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114 LADY NAIRNE AND HER SONGS.
was regarded with affection as well as reverence by her younger relatives and her servants, and impressed all who came in contact with her by the cordial grace of her manners, and the aristocratic and highly marked contour of her features, which in the bloom of youth had made her " the Flower of Strathearn." Her benevolence was unceasing and self-sacrificing, if not always wisely directed, and at one time she had all her family plate sold and the proceeds sent to Dr. Chalmers for the support of an industrial school for the poor. She lived during her later years at the old house of Gask, the honored guest of her nephew and his wife, and died in 1845 at the advanced age of seventy-one, in peace and tranquillity, and with only the gentle decay of her mental faculties and bodily forces. The year after her death her poems were collected and published under her own name, and the world for the first time knew to whom it was indebted for the songs which had impressed themselves upon the popular heart and become a distinct and notable part of the lyric poetry of Scotland.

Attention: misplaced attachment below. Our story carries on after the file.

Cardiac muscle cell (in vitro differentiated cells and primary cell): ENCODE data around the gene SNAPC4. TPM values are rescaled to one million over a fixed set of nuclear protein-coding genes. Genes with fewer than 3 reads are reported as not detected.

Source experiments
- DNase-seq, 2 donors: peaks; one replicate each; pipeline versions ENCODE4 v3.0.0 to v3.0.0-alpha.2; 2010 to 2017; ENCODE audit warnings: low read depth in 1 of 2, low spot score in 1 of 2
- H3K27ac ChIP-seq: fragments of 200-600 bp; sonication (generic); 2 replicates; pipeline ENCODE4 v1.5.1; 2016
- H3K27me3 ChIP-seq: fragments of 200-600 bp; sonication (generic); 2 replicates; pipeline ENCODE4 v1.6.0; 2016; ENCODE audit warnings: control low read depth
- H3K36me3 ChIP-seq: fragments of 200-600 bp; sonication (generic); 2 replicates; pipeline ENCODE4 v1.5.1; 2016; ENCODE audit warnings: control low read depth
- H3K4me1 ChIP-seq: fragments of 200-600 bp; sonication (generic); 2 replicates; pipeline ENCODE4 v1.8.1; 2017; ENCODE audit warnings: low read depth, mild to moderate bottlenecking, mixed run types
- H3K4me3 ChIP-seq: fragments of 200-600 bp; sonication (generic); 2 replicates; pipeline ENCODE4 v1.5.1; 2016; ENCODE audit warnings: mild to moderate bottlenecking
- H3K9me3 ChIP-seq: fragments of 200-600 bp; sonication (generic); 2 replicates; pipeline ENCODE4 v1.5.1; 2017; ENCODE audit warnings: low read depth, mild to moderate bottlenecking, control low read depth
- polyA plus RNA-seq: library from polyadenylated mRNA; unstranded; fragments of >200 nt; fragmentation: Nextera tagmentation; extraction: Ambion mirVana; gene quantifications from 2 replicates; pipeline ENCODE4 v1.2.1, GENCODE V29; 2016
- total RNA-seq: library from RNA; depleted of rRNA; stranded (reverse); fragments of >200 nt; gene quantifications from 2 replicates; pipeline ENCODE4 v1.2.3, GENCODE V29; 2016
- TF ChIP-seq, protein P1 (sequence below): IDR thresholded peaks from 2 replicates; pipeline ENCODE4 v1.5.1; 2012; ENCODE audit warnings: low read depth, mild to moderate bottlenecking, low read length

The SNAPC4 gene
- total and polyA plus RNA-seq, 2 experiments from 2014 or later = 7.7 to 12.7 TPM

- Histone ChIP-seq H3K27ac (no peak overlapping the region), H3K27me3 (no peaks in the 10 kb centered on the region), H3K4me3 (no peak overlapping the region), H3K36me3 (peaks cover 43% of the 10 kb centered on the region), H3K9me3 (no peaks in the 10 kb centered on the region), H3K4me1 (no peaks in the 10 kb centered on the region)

As has been said, The Land o' the Leal reaches the highest note in its inspiration, perfection, and completeness, within the limits of its purpose, not only of Lady Nairne's work, but of all the lyric poetry of Scotland, but it was not the solitary example of a genius which had much of the versatility,